With my first, trying to get her to nurse was so stressful - for both of us- that I ended up exclusively pumping for her. I grieved not being able to nurse for a long time. I thought there was something wrong with my body that R wouldn’t latch. Firstly, she was born prematurely, then I didn’t have any milk and couldn’t nurse. I was so focused on what went wrong that I forgot to focus on all that was going right! (Hello postpartum anxiety!) She was tiny, mighty, healthy, and opinionated!  My body just needed a little extra time to build my milk supply and catch up with her. And build my milk supply I did! I am so proud that I was able to pump for 7 months so that she was fully breastfed. With my second, we are doing a bit of hybrid, but I am still mainly pumping and am now in the hard process of weaning at 7 months.

There were many many days that all I did was nurse/pump/feed the baby, repeat. Sometimes I got to shower and brush my teeth. I was lucky that I had help, but I constantly berated myself for needing it and accepting it. I compared myself to other mothers who seemed to have it all together and chastised myself that I couldn’t seem to pull myself together, especially when I did have help, and a lot of it. Comparing ourselves to others will never get us anywhere. Intellectually I know this, but in the deep throes of PPA, it’s hard to remember.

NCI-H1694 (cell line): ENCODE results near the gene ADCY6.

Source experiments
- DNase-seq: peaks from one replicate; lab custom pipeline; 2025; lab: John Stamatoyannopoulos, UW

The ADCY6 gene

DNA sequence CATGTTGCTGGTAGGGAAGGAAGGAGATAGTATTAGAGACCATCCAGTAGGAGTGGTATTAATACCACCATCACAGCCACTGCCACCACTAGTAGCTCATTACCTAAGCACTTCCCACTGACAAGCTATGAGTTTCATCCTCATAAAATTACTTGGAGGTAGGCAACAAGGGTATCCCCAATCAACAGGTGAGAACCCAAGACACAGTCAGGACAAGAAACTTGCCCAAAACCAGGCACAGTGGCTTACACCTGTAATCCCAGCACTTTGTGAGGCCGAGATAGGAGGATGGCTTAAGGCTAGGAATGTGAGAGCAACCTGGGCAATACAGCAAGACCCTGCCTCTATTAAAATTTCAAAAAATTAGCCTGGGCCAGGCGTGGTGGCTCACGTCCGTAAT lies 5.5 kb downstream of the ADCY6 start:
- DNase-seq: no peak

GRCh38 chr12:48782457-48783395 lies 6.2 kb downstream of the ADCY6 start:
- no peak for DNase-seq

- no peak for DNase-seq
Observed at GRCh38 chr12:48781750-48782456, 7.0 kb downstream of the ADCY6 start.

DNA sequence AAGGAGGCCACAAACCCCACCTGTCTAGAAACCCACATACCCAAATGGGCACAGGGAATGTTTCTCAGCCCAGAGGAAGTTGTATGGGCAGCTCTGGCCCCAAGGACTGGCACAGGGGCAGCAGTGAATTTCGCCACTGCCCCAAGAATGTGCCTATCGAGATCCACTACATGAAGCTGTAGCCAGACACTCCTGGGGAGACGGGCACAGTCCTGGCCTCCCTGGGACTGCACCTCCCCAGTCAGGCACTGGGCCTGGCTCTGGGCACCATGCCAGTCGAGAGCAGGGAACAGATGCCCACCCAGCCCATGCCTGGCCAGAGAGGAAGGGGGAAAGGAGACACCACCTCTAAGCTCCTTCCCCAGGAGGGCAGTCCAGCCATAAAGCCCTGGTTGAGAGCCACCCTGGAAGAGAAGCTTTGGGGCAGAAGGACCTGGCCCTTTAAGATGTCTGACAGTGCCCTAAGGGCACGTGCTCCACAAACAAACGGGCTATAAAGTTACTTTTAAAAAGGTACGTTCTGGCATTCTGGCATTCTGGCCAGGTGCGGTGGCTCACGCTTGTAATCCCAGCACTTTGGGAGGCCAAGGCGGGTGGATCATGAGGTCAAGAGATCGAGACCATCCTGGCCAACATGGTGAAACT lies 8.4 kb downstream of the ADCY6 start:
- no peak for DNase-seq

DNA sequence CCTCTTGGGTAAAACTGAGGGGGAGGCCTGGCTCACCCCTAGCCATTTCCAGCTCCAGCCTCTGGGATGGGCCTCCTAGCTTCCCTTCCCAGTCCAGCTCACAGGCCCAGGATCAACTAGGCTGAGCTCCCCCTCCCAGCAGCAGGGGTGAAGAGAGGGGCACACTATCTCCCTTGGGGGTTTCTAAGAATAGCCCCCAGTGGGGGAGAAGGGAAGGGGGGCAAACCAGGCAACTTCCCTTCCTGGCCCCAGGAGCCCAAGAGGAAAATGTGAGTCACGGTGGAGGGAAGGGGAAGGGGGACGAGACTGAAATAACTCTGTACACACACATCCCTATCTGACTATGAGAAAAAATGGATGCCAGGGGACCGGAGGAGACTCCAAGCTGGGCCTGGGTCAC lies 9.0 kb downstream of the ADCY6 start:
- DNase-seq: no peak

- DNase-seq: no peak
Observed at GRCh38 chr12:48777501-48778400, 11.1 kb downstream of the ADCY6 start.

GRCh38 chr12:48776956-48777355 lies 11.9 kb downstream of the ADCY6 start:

I am also very proud of myself that I pumped for both my girls for 7 months (still going with the little one). I’m proud that I sought support from mental health professionals, eventually joined baby groups, and reached out to friends. I worked to pull myself out of my cocoon and let others help me to do so. It was and is a struggle, but I am making baby steps and doing so much better.